After I threw away about “two feet of books” (in other words, I don’t know how many) and an hour’s hard work, I have made my travel bookshelf back in shape. After this “shake-up”, now I have “only” 200 travel books, about half of them are in English, and others in Chinese. Compare to my other IT / photography / web design / usability reference books, business books, comic books and novels, it is still quite a lot.

My travel book library

The reason I bought so many travel books is because, believe it or not, I like to “study” travel books … in other words, understand how they were written, how the information is categorized, presented, cross-referenced etc. etc. In Internet’s term, I like to study the information arhitecture of travel books. However, seriously, after studied so many travel books, I still have not found my ideal book.

All along I believe the best way to plan a trip is not to go to Internet to research, as there are too many information in the Internet and you have no way to tell which one is correct and which one is useful for your style of travel. Searching thru travel books and guides are not necessary the better way as well, mainly because it’s hard to search the details in the physical book. In addition, most books are just a long list of attractions but doesn’t tell you how to connect the attractions together.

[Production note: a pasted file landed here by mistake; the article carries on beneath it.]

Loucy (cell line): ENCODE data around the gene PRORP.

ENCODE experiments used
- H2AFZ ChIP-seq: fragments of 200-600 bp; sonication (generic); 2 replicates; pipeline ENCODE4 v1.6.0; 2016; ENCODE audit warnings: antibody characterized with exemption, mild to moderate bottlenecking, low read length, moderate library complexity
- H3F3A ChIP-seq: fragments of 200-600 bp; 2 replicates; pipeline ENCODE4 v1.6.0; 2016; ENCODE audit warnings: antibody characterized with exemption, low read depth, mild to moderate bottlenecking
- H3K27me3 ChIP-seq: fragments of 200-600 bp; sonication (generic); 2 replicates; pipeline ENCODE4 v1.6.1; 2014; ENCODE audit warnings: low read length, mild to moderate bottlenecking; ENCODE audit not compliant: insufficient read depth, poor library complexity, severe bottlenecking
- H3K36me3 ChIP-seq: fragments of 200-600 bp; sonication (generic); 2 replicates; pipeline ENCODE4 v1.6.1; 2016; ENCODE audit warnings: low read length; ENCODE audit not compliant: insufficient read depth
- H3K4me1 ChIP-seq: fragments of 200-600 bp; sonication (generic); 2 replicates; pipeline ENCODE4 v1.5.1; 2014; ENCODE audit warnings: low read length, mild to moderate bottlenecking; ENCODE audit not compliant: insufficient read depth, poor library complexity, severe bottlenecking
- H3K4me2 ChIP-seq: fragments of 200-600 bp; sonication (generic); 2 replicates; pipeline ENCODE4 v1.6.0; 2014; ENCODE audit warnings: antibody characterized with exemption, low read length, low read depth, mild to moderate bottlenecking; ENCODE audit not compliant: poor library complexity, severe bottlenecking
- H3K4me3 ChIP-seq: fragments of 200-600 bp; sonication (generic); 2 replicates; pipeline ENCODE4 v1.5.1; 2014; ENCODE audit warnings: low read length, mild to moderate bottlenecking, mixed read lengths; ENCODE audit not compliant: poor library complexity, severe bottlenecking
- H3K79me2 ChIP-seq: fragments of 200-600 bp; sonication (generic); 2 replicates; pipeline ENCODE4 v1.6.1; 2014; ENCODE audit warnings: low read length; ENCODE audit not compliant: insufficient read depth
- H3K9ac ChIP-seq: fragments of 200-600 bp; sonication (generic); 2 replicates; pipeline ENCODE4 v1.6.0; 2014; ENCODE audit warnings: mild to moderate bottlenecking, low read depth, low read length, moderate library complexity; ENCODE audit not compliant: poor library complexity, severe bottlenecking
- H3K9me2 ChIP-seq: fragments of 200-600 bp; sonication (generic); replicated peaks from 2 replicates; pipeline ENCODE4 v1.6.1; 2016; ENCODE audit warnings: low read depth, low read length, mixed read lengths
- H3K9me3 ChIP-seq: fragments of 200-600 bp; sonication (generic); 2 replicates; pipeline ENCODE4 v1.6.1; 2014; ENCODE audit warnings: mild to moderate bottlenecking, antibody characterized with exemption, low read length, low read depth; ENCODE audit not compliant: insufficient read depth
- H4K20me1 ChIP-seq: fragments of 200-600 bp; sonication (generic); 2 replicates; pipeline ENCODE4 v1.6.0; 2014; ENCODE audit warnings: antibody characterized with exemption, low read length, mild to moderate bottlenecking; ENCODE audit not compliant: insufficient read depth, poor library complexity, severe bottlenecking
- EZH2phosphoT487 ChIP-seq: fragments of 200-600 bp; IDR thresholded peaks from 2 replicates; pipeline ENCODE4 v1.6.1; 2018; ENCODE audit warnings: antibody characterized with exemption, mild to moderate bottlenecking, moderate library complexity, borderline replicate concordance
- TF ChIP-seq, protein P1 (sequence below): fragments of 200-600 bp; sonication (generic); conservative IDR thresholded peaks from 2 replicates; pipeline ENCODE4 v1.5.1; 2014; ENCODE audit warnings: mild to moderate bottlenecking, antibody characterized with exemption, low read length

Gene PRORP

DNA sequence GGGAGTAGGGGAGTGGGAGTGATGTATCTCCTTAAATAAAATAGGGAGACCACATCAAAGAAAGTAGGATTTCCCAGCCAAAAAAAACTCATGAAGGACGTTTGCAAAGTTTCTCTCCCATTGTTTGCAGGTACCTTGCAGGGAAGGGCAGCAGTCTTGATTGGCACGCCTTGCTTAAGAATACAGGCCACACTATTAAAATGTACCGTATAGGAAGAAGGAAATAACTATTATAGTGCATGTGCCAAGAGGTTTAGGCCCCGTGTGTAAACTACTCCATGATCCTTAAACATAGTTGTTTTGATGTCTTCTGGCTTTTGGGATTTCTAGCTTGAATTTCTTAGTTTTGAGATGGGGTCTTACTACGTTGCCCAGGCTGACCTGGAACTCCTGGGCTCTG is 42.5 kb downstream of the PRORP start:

Out of the 200 books from that mini-library, the best ones so far are the Daytrips series from Hastings House. All these books let you plan your trip day by day with all the attractions, transportation and dining details.

Therefore I think … will it be great if I can go to one single website and plan my all trips, with all the information I need in a day by day fashion (just like the Daytrips series) ? That idea has been planted in my mind for almost 10 years now, and about 3 and a half year ago I wrote this blog post to illustrate the possible database design

Not sure you have the same trouble / idea like this or not but if you believe you cannot buy the best travel book from bookstores or Amazon, and you think you have to make your own travel guides – let me know. May be it is about time to develop the best travel site on earth.